The notes here were taken Monday at the Pius in-service from a keynote address by Bob Voboril to which our teachers responded, “Excellent food for thought”, “Fantastic Speaker!!! I really enjoyed listening to him”, “Excellent! I love his philosophy and real life sharing of his experiences”. The Principles are his, (the comments in parenthesis are mine):
- God created us with a destiny and a purpose. He knows what He is about; He has a plan for us. (God is the origin of intentionality; he made you specifically and in this time and place.)
- Follow Pope Francis who points to Jesus as the Alpha and Omega, not technology. Not I-phones, or I-pads or any other “I” word. (Use them as tools as you see fit), but teach Jesus, teach religion in every subject.
- Our mission is to teach discipleship. Discipleship is intimately connected to discipline, self-discipline, and internal governance. We are to form students, to help them get to heaven. (This is the thesis behind our new discipline system, Discipline for Discipleship.)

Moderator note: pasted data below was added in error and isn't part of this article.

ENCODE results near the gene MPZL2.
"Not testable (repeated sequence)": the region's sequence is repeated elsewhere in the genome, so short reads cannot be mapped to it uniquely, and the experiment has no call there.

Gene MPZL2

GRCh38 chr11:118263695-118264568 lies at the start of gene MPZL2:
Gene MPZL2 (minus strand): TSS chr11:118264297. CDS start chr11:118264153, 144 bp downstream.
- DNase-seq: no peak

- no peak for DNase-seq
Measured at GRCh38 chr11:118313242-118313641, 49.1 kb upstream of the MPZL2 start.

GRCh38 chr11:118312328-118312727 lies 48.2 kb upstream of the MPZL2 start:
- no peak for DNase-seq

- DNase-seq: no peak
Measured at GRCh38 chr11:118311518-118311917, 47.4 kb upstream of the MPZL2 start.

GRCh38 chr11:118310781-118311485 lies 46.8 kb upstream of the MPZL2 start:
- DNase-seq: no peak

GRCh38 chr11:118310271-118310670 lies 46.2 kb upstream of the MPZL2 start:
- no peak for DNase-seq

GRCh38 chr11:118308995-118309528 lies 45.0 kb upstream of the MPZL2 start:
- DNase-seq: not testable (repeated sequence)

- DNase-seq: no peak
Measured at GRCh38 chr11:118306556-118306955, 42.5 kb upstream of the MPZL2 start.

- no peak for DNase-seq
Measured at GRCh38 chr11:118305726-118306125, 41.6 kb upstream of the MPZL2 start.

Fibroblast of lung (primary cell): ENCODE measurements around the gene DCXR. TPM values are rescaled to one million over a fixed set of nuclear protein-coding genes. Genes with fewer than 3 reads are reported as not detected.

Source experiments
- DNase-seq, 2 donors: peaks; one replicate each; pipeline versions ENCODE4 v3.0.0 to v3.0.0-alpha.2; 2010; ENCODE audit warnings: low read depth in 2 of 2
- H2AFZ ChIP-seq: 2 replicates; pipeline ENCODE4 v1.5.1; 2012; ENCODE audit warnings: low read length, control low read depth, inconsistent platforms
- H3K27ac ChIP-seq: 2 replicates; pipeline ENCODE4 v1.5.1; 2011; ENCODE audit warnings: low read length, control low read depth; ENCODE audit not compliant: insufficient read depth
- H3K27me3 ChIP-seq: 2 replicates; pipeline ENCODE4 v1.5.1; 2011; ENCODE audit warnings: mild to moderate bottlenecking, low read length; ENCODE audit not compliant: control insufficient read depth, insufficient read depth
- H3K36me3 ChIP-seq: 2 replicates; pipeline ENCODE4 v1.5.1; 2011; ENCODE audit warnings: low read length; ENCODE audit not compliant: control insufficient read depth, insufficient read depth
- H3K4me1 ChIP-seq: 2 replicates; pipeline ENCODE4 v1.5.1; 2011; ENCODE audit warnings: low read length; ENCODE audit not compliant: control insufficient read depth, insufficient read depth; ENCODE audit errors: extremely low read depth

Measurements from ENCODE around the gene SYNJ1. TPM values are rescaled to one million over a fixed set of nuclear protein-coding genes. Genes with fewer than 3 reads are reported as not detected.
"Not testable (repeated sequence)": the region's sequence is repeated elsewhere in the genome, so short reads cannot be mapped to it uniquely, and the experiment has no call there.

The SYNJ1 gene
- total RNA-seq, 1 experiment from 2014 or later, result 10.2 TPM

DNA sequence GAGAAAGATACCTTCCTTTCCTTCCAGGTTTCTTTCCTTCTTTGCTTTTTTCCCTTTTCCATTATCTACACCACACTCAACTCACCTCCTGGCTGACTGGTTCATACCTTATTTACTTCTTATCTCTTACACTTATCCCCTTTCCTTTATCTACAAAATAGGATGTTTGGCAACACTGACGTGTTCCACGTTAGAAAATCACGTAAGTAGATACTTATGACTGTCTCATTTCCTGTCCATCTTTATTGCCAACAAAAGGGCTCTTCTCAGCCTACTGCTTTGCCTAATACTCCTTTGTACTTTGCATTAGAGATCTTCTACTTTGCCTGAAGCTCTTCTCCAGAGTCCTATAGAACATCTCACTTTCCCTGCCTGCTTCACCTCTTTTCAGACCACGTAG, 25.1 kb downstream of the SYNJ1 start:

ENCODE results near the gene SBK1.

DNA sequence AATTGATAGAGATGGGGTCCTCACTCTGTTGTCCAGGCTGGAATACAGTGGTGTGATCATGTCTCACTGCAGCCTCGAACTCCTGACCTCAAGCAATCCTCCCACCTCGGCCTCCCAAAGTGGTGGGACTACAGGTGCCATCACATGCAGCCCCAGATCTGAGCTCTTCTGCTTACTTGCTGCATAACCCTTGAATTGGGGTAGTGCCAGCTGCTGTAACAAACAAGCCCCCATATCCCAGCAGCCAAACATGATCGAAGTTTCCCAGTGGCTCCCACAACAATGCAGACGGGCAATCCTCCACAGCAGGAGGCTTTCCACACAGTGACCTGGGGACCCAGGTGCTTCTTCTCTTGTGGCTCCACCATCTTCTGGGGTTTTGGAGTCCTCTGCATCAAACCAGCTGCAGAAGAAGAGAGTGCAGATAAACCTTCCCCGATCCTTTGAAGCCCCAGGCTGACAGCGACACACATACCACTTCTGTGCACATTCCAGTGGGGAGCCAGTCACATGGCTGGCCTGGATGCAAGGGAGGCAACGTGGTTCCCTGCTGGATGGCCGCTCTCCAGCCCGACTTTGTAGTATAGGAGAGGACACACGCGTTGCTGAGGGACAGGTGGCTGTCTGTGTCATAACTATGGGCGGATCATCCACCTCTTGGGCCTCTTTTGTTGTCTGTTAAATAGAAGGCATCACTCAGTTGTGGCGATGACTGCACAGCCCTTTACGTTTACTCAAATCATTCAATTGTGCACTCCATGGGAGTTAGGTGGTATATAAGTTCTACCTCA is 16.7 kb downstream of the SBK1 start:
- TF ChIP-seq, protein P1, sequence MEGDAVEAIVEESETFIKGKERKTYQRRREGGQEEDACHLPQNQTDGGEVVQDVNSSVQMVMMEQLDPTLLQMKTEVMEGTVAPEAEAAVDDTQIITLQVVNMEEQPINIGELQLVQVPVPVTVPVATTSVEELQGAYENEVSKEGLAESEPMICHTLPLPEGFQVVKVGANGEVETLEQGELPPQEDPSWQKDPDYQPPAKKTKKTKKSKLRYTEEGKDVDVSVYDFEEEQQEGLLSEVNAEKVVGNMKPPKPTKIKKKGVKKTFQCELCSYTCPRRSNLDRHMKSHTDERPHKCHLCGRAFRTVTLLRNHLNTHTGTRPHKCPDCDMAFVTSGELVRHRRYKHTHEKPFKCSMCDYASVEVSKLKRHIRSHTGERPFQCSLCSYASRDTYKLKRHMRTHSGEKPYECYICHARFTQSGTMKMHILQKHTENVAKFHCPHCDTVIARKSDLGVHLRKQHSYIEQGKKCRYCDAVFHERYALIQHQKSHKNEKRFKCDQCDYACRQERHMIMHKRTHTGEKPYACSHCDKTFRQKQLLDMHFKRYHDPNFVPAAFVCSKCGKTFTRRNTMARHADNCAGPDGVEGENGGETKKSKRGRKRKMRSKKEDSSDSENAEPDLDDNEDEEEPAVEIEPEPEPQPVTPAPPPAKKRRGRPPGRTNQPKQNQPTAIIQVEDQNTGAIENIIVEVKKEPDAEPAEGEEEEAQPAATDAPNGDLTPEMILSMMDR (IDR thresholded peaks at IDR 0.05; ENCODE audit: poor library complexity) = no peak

- Before you make kids smarter, you had better make them good. Right and wrong comes first. The smartest men in Germany spent themselves to create the cheapest way to kill the most people, they tortured and experimented on their fellow human beings. Help the children become good, first.
- Every student is a person of infinite dignity. (Especially the most vulnerable. Conduct yourselves accordingly.)
- Great teachers do not teach subjects, great teachers teach students.
- Students learn best from the witness of those who form them every day. (Lord, help us all form them well.)
Mr. Voboril then concluded with Lessons From the Principles:
- We must teach children to live well with one another. He is not a fan of home schooling, due to the communal lessons we must learn.
- Whatever solution you need in life is not on You-tube.
- Teaching methods change – love does not.
- The future hinges on teaching kids to figure out the rules.
- Virtualism is a disease. Teach virtue.
Bob is the superintendent of schools for the diocese of Wichita. He is 64 and a wise man in addition to being articulate.